Veterinarian-written / veterinarian-approved articles for your dog.

Foxtails: A Summertime Hazard for Dogs

Foxtails can be deadly for dogs.

Foxtails are more than a nuisance for dogs in the summertime. Their barbs can hook into a dog's body and burrow their way deeply into her tissue, causing various problems.

What Are Foxtails?

There are numerous types of meadow grass that are known as foxtails. These plants sport seed heads, also known as grass awns, which are barbed. The barbs are designed to burrow into the ground once they blow off of the plant in late spring or early summer. Some of these plants are native to the US, but some of them are invasive species. They are present largely in the western half of the US, but they have recently spread to the Midwest and the eastern coast.

Why Are Foxtails Dangerous for Dogs?

A dog that is out running, sniffing, and brushing against tall grasses can come into contact with grass awns, which quickly and easily burrow into almost any part of her body including her nose, ears, eyes, mouth, vulva (penis in males), or anywhere on the skin. Once they have burrowed in, they can continue to migrate further and further into the tissues.

Dogs' bodies can't break down and remove foxtails. Once they find a way in, grass awns can only move forward because of the direction of their barbs. They may be carrying bacteria on them. They damage tissue and cause infection as they dig forward.

Foxtails can also burrow deeply into dogs' bodies. They have been found in the lungs, intestines, spines, ear drums, and even brains of affected dogs. They can easily cause death if they aren't found and treated.

What Are the Signs of Foxtails in Dogs?

The signs that a dog has a burrowed foxtail are incredibly varied and depend on the body location that was invaded. Dogs with foxtails in their feet may limp. Sneezing and rubbing at the face is a common sign of foxtails in the nose. A swollen, red, squinting eye may indicate that a grass awn has found its way into that delicate area.

Once a foxtail is inside your dog's body, it can be extremely difficult to find. They are not visible on x-rays, and they can leave infection and abscesses behind their actual location. Sometimes exploratory surgery is required to hunt down the offending grass awn, and dogs have been known to require multiple surgeries before they are found.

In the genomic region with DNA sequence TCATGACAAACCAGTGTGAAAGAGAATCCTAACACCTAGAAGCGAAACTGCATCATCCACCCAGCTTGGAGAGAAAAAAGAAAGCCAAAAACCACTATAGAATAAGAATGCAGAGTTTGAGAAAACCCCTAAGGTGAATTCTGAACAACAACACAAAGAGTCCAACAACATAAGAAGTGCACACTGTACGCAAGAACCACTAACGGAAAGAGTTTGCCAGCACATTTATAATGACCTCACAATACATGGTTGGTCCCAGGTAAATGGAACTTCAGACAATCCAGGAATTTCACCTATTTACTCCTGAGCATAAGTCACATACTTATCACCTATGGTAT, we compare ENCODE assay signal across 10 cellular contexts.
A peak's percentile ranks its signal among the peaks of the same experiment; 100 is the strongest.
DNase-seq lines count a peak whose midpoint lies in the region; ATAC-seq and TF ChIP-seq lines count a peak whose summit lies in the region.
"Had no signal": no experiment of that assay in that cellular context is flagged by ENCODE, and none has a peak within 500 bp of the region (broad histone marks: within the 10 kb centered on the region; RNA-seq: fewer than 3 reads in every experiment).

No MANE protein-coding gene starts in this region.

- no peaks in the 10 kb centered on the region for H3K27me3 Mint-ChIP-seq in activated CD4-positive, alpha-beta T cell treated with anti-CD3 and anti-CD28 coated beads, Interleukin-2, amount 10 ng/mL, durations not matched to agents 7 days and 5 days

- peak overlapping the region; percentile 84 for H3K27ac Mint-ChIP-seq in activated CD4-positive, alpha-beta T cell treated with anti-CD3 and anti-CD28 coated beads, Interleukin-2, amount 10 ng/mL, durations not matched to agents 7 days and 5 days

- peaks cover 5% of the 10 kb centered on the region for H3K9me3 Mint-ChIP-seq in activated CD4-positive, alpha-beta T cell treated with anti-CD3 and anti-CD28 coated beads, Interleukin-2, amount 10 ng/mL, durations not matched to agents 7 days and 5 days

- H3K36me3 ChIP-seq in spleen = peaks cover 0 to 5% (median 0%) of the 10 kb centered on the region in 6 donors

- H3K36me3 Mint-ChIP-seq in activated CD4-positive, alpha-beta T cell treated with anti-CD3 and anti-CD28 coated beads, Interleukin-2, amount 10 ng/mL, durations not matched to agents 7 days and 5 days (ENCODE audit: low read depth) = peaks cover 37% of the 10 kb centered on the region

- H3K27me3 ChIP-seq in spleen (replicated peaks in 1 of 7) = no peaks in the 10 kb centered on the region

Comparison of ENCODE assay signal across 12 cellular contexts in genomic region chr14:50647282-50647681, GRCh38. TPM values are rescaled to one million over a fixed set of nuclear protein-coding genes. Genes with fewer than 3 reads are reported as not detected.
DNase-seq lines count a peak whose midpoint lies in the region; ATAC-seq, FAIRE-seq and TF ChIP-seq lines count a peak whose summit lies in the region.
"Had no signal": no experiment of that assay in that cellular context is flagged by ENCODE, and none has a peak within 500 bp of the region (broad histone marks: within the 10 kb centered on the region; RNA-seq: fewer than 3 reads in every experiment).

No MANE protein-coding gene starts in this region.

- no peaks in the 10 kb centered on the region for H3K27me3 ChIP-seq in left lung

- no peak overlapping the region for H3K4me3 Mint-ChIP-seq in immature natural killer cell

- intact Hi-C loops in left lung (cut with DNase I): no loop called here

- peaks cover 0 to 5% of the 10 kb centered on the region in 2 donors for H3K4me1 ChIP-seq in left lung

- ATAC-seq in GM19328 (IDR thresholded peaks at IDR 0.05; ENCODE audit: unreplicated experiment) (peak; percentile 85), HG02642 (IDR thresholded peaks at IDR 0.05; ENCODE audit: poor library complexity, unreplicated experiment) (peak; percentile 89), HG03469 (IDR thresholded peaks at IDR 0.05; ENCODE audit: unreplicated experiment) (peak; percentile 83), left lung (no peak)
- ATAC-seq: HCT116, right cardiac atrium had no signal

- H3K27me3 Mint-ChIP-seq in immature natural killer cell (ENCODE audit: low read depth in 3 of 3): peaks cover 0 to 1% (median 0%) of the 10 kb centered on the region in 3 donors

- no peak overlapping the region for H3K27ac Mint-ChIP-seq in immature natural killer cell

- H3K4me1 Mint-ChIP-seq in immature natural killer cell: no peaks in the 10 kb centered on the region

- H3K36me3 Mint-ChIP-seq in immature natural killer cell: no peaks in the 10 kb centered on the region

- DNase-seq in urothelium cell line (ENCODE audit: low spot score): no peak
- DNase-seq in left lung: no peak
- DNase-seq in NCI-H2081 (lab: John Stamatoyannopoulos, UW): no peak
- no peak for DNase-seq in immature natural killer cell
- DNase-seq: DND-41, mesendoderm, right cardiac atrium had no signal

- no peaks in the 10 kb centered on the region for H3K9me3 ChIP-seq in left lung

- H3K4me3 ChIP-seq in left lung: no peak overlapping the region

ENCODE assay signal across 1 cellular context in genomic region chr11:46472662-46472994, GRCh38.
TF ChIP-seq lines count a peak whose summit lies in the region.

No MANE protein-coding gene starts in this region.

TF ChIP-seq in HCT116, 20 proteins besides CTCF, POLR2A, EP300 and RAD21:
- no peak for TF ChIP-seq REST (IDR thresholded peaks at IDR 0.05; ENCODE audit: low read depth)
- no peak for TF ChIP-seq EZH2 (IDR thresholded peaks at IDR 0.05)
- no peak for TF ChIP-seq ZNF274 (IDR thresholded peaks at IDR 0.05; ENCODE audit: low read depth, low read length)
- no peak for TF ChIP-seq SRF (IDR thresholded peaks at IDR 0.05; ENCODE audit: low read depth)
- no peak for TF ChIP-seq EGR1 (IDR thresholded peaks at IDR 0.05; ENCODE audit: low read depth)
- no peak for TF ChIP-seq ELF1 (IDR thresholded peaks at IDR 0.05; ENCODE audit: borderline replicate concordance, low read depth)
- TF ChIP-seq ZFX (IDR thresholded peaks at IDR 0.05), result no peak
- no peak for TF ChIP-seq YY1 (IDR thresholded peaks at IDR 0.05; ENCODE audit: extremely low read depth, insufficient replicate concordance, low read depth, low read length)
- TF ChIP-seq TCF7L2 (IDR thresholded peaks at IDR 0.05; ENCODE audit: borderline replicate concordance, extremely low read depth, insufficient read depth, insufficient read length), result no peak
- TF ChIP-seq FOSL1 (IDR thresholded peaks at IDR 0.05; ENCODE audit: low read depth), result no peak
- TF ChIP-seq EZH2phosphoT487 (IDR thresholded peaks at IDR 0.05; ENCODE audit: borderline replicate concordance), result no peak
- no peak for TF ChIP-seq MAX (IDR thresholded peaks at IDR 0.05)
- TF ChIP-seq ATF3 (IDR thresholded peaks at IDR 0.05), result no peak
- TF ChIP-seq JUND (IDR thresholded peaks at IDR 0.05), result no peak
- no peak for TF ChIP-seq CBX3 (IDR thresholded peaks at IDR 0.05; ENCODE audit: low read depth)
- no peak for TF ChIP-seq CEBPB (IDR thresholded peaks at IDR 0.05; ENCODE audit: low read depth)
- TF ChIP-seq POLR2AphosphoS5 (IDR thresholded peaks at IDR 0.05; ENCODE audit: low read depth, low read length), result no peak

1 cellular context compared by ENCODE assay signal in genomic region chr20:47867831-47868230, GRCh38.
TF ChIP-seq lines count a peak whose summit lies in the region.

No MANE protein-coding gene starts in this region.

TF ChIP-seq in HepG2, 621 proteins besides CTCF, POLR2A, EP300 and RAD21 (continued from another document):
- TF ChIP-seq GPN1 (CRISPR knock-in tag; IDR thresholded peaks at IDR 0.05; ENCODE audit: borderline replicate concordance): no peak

How Can You Protect Your Dog from Foxtails?

Avoiding exposure to foxtails or areas where they are known to be is the ideal protection against your dog picking one up. However, this isn't always a practical solution. If your dog is running in areas with foxtails, be sure that you check her over a few times a day. Use a fine comb to go through her fur everywhere. Part the hair and visually inspect her skin. Check the webbing of her toes and between her paw pads, her mouth, nose, and ears, as well as her vulva and underbelly. Your best bet is to find and remove any grass awns before they burrow in and become undetectable.

If you live in an area where there are a lot of foxtails, ask your groomer to keep any fur between your dog's toes and pads, around her vulva, and at the ear openings trimmed close. This will help you to be able to see these critical areas much more easily when you are doing your visual inspections.

Watch for any signs that your dog may have picked up a foxtail, such as:

  • Sneezing
  • Coughing
  • Squinting
  • Limping or licking at the paw
  • Firm, painful swellings
  • Head-shaking
  • Scratching at the ears
  • Persistent licking at the genitals

If you see any of these signs, take your dog to the veterinarian immediately, and mention that she has been in an area known to have foxtails.

Here is a link to some pictures of common foxtail plants: www.cpp.edu/~jcclark/dogs/foxtails.html


You May Also Like These Articles:

Dog Weight Loss: Tips For Helping Your Dog Lose Weight

Obesity in Dogs: Overview of Causes and Dangers

Mushroom Toxicity in Dogs

Dehydration in Dogs

How to Introduce Dogs

Earth Day: Ways to Observe Earth Day with Your Dog

Springtime Hazards for Dogs - Slideshow

The Yellow Dog Project: What Does the Yellow Ribbon Mean?

Dogs Make the Best Matchmakers

How to Stop Your Dog from Jumping on People


Disclaimer: This website is not intended to replace professional consultation, diagnosis, or treatment by a licensed veterinarian. If you require any veterinary related advice, contact your veterinarian promptly. Information at DogHealth.com is exclusively of a general reference nature. Do not disregard veterinary advice or delay treatment as a result of accessing information at this site.